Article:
Labour’s to-do list: spring clean, find new leader (and policies), reposition party without alienating voters in the marginalsby Anne McElvoy / May 20, 2010 / Leave a comment
On Planet Labour, defeat is sinking in slowly. One former cabinet minister joked to me that he bolted out of bed for his regular Monday morning meeting, only to remember someone else now meets the civil servants. “I went back to bed,” he says. From the ruling party to the pyjama party in a week. But how to regain the power that has transferred to the Lib-Con coalition?
David Miliband, often accused of being a ditherer, wasted no time. His comment that the shadow cabinet room “reeks of the absence of power” is his shorthand pitch as the man most likely to win it back. The hung parliament meant there was never a moment when the slap that voters gave Labour struck home, although so far there has been a fastidiousness in not blaming Gordon Brown, whose dignified exit should not conceal his role in the defeat.
Happily for his would-be successors, this is no 1983. Labour did not thrive, but neither was it trounced. The party has 260 MPs—the same level as 1992, and a good springboard for recovery. The “Kennedy Liberals” (Charles not JFK) may soon decide that their party’s proximity to the Conservatives involves too great a sacrifice, and divide the Lib Dem vote. Already the word “unprincipled” hangs around the Cleggaron coalition. So how Labour conducts its leadership campaign, and the outcome, are significant for its chances in the next election.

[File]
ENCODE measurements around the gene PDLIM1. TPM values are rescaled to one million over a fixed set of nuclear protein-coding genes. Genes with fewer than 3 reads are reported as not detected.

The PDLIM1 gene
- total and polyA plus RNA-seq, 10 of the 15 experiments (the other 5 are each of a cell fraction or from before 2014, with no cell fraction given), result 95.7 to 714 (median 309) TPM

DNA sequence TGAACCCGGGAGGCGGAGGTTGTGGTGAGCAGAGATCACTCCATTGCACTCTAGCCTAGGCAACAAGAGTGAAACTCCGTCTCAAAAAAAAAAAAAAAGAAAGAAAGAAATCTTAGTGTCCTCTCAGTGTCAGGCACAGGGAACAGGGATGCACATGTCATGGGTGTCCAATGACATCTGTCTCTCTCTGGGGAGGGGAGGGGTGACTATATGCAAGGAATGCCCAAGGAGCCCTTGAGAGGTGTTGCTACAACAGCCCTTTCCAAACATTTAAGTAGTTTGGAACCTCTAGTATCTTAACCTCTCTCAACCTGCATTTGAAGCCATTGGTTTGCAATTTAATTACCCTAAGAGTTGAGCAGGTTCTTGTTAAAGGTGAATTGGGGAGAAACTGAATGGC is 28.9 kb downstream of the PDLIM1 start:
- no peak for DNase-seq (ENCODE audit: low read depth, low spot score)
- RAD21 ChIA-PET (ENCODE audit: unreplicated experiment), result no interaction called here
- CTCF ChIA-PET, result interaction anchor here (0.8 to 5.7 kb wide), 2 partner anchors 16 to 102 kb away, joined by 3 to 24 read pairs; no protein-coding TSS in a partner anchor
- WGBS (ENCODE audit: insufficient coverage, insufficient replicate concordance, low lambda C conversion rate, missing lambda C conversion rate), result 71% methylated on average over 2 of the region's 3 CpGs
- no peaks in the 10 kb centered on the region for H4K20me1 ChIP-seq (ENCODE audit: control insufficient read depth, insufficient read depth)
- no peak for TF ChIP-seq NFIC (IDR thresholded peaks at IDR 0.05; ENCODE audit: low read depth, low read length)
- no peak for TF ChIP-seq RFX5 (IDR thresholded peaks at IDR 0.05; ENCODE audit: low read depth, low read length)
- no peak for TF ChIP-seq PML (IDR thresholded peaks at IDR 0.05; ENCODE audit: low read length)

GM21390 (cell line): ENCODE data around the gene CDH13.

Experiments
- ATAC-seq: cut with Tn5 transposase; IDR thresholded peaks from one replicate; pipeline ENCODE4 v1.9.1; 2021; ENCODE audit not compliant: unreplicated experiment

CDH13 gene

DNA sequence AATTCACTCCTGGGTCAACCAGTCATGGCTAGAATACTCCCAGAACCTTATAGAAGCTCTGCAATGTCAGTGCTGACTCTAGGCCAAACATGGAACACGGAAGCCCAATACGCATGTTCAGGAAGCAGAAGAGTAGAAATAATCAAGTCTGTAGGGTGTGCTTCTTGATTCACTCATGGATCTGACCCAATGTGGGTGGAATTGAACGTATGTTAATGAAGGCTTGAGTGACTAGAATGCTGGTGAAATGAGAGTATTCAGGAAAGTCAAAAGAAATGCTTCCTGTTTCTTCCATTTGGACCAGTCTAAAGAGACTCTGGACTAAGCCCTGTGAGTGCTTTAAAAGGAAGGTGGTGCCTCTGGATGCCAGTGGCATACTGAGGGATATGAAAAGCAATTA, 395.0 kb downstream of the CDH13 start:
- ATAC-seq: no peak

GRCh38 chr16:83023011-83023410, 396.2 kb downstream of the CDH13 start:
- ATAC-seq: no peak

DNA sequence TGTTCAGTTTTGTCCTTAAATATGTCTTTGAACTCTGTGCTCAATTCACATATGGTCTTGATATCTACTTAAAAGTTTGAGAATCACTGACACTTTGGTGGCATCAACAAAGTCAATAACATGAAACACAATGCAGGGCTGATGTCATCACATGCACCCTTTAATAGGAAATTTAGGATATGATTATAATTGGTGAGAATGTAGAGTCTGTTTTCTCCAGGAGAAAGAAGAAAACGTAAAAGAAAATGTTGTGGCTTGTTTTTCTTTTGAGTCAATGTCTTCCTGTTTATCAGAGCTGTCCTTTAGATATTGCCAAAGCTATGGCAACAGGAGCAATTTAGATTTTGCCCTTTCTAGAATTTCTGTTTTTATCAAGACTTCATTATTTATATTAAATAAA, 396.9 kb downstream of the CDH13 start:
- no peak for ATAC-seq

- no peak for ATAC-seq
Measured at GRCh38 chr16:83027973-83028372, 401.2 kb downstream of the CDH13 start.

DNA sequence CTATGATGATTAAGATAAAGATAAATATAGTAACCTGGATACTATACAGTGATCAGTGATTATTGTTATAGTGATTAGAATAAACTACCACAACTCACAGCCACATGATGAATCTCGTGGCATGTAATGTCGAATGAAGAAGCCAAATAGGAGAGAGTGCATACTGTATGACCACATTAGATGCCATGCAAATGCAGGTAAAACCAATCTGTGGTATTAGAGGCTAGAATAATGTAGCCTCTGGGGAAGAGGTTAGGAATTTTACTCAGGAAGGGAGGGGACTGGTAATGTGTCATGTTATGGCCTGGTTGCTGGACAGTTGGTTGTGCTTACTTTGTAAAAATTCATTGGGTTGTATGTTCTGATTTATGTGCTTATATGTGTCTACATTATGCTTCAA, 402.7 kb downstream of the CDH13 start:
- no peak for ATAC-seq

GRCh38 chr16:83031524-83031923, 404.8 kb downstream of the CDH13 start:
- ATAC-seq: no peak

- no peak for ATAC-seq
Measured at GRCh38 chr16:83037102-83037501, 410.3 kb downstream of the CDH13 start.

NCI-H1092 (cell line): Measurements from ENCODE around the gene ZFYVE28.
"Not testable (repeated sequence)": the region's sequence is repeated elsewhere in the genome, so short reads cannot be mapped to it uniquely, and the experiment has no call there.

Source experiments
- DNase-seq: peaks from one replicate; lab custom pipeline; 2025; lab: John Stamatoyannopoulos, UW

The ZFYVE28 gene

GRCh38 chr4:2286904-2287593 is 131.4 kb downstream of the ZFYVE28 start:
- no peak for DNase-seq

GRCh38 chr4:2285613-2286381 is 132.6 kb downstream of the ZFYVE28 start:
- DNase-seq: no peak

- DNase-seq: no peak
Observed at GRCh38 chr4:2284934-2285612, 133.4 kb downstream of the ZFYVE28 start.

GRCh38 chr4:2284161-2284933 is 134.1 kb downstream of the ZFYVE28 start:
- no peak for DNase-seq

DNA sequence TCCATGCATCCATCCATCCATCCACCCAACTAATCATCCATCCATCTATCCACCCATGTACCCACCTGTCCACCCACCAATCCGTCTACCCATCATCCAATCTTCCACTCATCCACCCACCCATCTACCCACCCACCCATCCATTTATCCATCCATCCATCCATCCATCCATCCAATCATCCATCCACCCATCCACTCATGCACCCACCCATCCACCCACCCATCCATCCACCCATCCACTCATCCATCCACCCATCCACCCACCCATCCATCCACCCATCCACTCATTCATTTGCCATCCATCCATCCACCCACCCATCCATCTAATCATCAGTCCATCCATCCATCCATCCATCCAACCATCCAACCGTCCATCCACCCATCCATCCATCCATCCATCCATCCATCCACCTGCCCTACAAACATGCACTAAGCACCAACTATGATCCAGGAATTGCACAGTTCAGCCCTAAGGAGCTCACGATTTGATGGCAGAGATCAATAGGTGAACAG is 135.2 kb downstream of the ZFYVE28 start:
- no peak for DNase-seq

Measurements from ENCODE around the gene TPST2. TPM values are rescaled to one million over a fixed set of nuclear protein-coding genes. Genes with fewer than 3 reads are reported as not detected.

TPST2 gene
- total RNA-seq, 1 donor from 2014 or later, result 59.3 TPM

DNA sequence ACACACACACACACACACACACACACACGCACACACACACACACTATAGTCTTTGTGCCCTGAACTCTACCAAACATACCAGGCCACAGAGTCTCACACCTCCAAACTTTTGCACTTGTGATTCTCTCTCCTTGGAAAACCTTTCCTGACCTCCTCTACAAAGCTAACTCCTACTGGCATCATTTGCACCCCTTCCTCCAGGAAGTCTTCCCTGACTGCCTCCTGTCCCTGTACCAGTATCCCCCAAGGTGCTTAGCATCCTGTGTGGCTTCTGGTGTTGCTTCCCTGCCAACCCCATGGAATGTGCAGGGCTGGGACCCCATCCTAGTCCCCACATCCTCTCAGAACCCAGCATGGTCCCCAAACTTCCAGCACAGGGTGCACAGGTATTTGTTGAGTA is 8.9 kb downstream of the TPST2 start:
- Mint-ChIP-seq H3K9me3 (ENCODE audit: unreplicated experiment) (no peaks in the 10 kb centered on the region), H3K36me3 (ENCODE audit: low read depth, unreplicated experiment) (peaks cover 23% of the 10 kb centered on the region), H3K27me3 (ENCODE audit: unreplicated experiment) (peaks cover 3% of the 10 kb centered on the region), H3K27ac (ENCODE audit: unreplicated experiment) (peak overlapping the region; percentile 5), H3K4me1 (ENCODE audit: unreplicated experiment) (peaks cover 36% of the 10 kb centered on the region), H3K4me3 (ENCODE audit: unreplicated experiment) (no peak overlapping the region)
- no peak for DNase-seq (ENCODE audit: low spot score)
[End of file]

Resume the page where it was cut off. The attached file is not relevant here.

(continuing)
Alas, it has lived with self-denying ordinances for so long that debate about the direction of the party is an underused faculty. Even its internal power transfers have been conducted without introspection. Now the new breed is expressing unity of purpose. Ed Balls, who has a Rottweiler reputation, warns against splits along Blairite-Brownite lines. Miliband senior says Labour must be “canny about how we position ourselves.” Together with his brother Ed—the Cain and Abel of Primrose Hill—he promises unusually polite fraternal strife.
No one would recommend Labour returning to the internal hatreds that followed 1983, but something is wrong with the present state of anaesthetised sensibility. It won’t last—and it shouldn’t. The party needs to clear its own mind about what being Labour—or post new Labour—means. Already it is divided on policy and priorities. And as Nick Clegg nudges the Conservatives towards the centre, the task of finding a set of principles to define Labour in opposition becomes more pressing. “We were too timid…